United Airlines is offering a new company-wide separation program for longer-serving employees in a bid to further cut costs because staffing levels remain too high for the forecast travel demand over the next 12-months. New restrictions and a tougher approach to travel from the Biden administration has dampened hope that airlines might see any form of recovery within the first quarter of 2021.
United has cut thousands of jobs throughout the pandemic through a combination of early out’s and voluntary leaves of absence. Around 13,000 workers were also furloughed in October when a federal payroll support program ended.
Scott Kirby, the airline’s “number crunching” chief executive, had warned staffers who were brought back from furlough when Congress passed an extension to Coronavirus support measures that they will likely be re-furloughed at the end of March when the current package is due to expire.
Airline unions are currently lobbying Congress and the Biden administration for a further and longer-term extension to payroll support while a mass vaccination program ramps up. International travel is expected to be heavily curtailed until most of the U.S. population is inoculated, and a level of ‘herd immunity’ is achieved. It remains unclear when the vaccination program might achieve this aim.
United’s new Voluntary Separation Leave (VSL) Program is open to employees aged over 45 and with more than 15 years service with the airline. Although the program is not being described as an early out, employees who take up the offer will no longer work for United.
The program will be open to employees across the United States, as well as Guam and workers based at London Heathrow Airport. United has already shut down other international bases in Frankfurt, Tokyo and Hong Kong.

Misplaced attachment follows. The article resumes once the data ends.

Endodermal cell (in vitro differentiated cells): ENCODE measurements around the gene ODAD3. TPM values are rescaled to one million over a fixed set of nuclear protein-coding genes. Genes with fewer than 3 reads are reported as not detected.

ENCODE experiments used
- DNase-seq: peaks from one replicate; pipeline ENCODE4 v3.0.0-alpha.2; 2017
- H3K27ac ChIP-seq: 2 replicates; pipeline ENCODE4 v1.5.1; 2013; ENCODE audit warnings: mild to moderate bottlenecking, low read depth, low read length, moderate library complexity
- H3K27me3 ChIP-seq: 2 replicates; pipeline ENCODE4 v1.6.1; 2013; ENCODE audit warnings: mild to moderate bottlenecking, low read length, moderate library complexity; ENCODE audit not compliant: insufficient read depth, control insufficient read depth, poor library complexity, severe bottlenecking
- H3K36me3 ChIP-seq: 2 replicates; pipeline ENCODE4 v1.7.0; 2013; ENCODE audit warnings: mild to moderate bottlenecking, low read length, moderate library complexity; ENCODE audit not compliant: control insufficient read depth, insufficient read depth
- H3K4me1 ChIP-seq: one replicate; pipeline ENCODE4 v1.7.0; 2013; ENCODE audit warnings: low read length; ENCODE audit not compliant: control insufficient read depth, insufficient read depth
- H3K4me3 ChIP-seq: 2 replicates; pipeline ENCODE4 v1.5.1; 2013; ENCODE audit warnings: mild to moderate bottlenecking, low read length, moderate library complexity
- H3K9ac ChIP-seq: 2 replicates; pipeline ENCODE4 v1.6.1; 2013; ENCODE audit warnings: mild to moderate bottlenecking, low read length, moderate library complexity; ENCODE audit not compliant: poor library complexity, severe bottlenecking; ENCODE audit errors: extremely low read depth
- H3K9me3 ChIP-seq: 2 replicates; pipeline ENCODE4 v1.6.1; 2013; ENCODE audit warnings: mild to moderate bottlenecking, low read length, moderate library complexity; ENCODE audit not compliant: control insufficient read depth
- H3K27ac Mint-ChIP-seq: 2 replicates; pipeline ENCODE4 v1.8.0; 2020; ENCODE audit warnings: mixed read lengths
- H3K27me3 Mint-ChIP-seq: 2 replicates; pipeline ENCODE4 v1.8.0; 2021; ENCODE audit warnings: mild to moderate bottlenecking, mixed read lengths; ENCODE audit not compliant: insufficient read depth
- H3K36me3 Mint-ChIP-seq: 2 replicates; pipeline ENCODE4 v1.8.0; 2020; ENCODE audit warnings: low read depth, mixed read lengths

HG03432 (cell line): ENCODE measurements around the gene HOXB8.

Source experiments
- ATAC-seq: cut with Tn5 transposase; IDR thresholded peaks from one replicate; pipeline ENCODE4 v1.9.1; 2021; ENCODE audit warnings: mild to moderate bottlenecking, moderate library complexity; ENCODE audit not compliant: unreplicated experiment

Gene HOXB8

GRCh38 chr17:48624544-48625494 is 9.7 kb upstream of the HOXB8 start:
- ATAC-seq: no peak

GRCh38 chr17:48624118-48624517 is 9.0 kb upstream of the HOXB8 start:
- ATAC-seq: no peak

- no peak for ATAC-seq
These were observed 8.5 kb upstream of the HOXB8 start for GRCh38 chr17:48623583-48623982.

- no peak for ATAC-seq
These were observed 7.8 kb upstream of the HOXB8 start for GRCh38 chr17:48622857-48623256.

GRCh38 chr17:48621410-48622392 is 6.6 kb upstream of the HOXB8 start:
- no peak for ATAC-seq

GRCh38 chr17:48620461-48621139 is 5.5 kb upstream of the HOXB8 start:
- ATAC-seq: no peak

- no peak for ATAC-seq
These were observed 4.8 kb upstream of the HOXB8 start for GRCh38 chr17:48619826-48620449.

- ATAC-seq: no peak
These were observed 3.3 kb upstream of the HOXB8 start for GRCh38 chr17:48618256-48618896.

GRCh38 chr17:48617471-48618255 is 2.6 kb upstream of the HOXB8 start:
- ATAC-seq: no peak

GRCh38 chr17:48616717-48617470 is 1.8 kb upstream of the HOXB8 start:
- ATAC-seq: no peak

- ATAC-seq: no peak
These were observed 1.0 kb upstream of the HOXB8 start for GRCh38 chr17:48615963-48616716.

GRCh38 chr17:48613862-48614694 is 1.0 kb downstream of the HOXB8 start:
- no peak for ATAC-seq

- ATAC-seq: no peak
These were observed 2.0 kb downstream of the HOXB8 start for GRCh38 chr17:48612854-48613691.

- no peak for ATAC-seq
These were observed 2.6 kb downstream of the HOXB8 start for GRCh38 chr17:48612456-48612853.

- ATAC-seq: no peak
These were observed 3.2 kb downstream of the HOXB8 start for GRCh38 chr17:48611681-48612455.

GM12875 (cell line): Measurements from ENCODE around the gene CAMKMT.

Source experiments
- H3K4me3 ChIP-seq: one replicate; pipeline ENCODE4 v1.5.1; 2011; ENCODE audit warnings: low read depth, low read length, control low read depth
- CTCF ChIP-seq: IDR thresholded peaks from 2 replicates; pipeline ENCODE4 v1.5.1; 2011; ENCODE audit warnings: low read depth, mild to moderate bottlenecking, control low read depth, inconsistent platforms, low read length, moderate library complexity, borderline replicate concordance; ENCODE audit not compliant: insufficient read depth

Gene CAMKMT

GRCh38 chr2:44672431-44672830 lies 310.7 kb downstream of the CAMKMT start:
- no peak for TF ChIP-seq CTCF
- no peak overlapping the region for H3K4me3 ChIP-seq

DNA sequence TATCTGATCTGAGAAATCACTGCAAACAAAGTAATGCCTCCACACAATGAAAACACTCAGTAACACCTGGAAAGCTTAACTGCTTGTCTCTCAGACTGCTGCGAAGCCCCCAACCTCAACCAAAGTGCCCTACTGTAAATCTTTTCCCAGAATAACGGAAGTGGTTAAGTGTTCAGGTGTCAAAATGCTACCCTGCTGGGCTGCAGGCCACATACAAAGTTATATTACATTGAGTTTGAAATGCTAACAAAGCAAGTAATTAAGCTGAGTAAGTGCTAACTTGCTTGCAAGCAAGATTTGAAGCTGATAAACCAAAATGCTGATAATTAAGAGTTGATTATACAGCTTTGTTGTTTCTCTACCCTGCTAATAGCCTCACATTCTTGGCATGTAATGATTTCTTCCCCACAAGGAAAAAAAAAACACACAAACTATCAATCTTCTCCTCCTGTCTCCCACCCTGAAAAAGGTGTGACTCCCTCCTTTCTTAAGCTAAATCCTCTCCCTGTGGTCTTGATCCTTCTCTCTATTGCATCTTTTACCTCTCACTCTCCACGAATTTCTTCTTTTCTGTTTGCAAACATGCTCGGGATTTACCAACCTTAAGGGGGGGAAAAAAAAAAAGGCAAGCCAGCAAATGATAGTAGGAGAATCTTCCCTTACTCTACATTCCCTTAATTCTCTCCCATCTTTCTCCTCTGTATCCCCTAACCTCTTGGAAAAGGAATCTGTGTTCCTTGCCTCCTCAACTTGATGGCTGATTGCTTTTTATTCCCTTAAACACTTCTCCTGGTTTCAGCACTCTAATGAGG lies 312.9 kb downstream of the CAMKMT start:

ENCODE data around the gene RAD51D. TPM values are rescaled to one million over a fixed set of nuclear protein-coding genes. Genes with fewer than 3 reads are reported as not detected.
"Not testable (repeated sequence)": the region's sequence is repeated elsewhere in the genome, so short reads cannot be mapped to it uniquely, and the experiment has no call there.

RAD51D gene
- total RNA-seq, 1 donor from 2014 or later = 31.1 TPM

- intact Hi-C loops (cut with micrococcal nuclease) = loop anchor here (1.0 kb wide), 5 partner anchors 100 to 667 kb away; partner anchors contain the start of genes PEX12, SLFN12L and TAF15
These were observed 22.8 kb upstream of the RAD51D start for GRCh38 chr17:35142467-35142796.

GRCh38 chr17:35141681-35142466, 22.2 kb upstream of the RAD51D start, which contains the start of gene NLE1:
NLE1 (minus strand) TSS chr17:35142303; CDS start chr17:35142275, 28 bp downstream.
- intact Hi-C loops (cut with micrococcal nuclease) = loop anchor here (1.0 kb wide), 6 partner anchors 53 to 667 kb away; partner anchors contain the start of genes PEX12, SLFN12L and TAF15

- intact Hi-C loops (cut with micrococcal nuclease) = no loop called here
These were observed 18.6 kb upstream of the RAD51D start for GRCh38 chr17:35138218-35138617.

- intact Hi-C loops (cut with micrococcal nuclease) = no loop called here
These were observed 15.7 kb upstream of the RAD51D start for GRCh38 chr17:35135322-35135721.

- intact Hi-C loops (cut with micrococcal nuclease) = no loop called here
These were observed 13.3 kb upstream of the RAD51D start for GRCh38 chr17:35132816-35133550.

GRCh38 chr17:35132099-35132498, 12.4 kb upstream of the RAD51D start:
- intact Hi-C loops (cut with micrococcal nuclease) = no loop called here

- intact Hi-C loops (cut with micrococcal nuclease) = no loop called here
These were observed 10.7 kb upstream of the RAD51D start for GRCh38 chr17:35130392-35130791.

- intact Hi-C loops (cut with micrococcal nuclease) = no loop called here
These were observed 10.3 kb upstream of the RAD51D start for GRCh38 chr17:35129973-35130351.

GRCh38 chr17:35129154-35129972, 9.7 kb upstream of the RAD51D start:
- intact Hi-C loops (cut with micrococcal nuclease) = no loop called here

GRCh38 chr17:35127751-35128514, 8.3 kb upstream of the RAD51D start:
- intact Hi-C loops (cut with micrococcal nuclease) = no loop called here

Two options are available to staff with either a maximum $20,000 payout but with generous tax-free funds made available for healthcare coverage, or a much larger lump sum but with limited healthcare benefits. Both plans will offer ex-employees active travel privileges through to the end of 2026.
On Tuesday, Southwest Airlines also announced plans to offer employees another round of voluntary leave. In an internal memo, the airline admitted that it “remains overstaffed in many areas”.
Around 17,000 Southwest employees either took a voluntary leave or left the airline altogether in 2020. The high uptake in voluntary measures is credited with helping Southwest to avoid any involuntary furloughs. Southwest remain confident that it can avoid furloughs through to the end of 2021 at the earliest.
Bloomberg reported that the new voluntary leave offer has not been extended to flight attendants after more than 30 per cent opted for an extended leave of absence in previous rounds.
Mateusz Maszczynski honed his skills as an international flight attendant at the most prominent airline in the Middle East and has been flying throughout the COVID-19 pandemic for a well-known European airline. Matt is passionate about the aviation industry and has become an expert in passenger experience and human-centric stories. Always keeping an ear close to the ground, Matt's industry insights, analysis and news coverage is frequently relied upon by some of the biggest names in journalism.